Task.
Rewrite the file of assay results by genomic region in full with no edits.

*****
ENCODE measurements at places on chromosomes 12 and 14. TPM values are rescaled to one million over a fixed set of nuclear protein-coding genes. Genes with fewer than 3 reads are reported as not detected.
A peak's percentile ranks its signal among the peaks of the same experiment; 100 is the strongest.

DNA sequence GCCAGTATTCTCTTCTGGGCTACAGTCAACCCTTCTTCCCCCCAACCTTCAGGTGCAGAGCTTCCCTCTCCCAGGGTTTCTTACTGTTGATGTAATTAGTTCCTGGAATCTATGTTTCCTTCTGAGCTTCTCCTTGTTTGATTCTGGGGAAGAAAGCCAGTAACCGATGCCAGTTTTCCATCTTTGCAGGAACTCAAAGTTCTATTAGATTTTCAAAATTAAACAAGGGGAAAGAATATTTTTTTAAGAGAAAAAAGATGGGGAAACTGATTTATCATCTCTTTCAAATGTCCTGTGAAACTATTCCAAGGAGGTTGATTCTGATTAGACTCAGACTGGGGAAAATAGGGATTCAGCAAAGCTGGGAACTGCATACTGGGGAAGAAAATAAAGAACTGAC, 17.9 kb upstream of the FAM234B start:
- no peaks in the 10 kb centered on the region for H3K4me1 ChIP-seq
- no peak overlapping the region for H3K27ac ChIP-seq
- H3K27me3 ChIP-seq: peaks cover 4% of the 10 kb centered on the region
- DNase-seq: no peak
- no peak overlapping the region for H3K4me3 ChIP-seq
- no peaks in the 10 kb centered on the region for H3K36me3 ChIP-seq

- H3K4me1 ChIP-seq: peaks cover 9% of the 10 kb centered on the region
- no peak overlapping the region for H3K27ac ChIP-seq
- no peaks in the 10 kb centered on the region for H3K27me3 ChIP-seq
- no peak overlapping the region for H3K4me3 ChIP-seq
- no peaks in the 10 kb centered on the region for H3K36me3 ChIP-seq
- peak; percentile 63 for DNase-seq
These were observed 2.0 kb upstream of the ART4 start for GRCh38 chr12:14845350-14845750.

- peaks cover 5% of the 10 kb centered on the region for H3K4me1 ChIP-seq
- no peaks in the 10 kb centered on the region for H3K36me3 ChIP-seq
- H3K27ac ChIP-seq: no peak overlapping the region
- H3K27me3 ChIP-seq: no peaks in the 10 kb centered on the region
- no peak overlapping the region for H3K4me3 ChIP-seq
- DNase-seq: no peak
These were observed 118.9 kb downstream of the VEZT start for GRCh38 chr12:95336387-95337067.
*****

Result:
ENCODE measurements at places on chromosomes 12 and 14. TPM values are rescaled to one million over a fixed set of nuclear protein-coding genes. Genes with fewer than 3 reads are reported as not detected.
A peak's percentile ranks its signal among the peaks of the same experiment; 100 is the strongest.

DNA sequence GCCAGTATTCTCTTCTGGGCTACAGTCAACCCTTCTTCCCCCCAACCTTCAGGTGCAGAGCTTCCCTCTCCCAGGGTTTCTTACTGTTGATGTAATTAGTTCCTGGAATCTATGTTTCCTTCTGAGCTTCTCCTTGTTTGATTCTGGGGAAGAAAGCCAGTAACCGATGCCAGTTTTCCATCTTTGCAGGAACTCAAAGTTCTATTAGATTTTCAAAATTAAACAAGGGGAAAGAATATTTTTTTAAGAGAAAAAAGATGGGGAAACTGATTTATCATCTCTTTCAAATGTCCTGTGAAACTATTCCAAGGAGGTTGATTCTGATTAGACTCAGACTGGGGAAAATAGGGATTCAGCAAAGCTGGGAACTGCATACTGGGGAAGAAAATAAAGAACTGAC, 17.9 kb upstream of the FAM234B start:
- no peaks in the 10 kb centered on the region for H3K4me1 ChIP-seq
- no peak overlapping the region for H3K27ac ChIP-seq
- H3K27me3 ChIP-seq: peaks cover 4% of the 10 kb centered on the region
- DNase-seq: no peak
- no peak overlapping the region for H3K4me3 ChIP-seq
- no peaks in the 10 kb centered on the region for H3K36me3 ChIP-seq

- H3K4me1 ChIP-seq: peaks cover 9% of the 10 kb centered on the region
- no peak overlapping the region for H3K27ac ChIP-seq
- no peaks in the 10 kb centered on the region for H3K27me3 ChIP-seq
- no peak overlapping the region for H3K4me3 ChIP-seq
- no peaks in the 10 kb centered on the region for H3K36me3 ChIP-seq
- peak; percentile 63 for DNase-seq
These were observed 2.0 kb upstream of the ART4 start for GRCh38 chr12:14845350-14845750.

- peaks cover 5% of the 10 kb centered on the region for H3K4me1 ChIP-seq
- no peaks in the 10 kb centered on the region for H3K36me3 ChIP-seq
- H3K27ac ChIP-seq: no peak overlapping the region
- H3K27me3 ChIP-seq: no peaks in the 10 kb centered on the region
- no peak overlapping the region for H3K4me3 ChIP-seq
- DNase-seq: no peak
These were observed 118.9 kb downstream of the VEZT start for GRCh38 chr12:95336387-95337067.